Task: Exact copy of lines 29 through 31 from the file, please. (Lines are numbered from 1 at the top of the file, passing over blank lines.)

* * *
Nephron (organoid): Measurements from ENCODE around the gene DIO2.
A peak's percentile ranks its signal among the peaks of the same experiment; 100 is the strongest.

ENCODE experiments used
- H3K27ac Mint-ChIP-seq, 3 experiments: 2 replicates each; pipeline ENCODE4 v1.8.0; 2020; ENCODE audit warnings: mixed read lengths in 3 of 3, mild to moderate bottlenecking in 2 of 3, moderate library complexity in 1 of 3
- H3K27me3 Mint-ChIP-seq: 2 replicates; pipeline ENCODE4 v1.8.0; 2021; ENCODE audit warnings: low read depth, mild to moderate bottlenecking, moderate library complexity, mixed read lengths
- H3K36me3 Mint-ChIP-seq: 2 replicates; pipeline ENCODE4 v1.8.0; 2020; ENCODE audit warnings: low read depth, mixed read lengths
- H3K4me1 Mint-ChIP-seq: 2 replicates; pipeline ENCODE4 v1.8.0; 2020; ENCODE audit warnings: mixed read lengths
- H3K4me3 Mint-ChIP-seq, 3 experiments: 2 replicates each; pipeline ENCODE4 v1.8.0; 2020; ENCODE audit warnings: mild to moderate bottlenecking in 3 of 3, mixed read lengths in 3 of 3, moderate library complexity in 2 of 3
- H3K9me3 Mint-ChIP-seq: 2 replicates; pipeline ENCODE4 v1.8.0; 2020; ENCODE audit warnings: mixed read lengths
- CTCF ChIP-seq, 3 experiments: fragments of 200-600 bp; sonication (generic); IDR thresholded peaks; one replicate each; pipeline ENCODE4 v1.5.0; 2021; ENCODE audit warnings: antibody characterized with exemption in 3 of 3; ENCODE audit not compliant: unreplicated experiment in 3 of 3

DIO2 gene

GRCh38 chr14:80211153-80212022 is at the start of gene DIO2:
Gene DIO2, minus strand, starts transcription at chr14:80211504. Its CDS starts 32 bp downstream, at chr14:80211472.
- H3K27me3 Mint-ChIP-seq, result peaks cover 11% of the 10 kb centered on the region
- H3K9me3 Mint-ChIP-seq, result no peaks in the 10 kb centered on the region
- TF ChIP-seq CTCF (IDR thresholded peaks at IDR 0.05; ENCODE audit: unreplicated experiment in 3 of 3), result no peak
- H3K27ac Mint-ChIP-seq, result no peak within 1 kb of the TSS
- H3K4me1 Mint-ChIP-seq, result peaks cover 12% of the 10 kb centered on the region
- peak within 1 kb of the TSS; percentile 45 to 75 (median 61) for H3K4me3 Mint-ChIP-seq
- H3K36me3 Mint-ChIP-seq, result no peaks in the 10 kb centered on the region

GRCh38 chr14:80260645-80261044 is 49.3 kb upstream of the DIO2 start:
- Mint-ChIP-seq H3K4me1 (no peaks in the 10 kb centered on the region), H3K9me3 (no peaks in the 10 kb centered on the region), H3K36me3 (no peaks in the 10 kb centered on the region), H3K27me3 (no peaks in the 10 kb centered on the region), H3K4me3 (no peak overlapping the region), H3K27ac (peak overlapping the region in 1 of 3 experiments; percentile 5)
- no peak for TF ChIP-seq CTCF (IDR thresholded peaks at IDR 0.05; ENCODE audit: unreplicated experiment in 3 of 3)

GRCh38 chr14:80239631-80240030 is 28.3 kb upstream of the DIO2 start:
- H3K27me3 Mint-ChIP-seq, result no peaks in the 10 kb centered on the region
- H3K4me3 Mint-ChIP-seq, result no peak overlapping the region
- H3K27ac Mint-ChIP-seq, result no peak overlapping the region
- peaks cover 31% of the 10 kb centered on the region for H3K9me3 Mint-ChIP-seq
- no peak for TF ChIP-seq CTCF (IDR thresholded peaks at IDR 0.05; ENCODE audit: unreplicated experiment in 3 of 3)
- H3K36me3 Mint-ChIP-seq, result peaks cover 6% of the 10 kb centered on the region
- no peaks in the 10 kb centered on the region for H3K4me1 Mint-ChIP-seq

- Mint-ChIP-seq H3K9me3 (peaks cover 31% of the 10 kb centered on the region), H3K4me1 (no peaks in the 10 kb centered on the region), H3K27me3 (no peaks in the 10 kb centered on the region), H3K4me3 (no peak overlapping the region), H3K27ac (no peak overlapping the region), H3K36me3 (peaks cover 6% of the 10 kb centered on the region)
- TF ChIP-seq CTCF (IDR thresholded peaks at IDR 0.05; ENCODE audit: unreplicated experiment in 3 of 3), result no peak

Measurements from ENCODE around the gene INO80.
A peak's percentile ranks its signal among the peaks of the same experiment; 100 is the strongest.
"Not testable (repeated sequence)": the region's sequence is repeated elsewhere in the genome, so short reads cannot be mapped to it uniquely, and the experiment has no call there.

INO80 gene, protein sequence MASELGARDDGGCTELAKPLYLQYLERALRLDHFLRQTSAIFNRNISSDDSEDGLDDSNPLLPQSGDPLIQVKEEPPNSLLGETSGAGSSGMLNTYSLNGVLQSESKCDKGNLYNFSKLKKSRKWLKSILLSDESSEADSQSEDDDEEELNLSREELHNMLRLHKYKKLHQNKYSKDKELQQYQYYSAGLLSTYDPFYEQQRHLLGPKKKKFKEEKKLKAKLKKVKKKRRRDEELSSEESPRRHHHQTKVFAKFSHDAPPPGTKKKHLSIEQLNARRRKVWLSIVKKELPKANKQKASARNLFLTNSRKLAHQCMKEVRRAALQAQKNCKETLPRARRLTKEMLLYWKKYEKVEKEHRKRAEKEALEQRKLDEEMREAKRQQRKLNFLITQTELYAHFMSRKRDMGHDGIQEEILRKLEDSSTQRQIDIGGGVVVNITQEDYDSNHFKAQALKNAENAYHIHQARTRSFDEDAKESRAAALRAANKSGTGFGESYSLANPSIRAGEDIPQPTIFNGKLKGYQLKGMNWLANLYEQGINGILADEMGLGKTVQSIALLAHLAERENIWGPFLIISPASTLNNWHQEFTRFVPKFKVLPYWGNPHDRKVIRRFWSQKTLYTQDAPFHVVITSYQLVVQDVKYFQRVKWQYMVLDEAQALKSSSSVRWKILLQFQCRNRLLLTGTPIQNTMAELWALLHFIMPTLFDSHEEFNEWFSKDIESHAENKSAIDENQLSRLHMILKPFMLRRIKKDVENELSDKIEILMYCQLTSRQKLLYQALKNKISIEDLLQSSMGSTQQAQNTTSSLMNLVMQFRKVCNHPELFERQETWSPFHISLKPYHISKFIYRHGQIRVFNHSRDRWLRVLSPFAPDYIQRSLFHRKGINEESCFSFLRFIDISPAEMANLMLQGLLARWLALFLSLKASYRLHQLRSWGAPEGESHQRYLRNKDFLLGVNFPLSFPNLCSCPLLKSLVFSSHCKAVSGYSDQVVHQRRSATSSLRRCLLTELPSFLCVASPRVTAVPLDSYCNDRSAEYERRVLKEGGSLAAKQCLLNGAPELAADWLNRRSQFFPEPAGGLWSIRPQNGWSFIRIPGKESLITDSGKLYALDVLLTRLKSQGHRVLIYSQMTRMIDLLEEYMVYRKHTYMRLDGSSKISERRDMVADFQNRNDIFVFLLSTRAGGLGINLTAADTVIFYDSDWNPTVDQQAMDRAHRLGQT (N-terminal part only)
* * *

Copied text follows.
- no peak for TF ChIP-seq CTCF (IDR thresholded peaks at IDR 0.05; ENCODE audit: unreplicated experiment in 3 of 3)
- H3K36me3 Mint-ChIP-seq, result peaks cover 6% of the 10 kb centered on the region
- no peaks in the 10 kb centered on the region for H3K4me1 Mint-ChIP-seq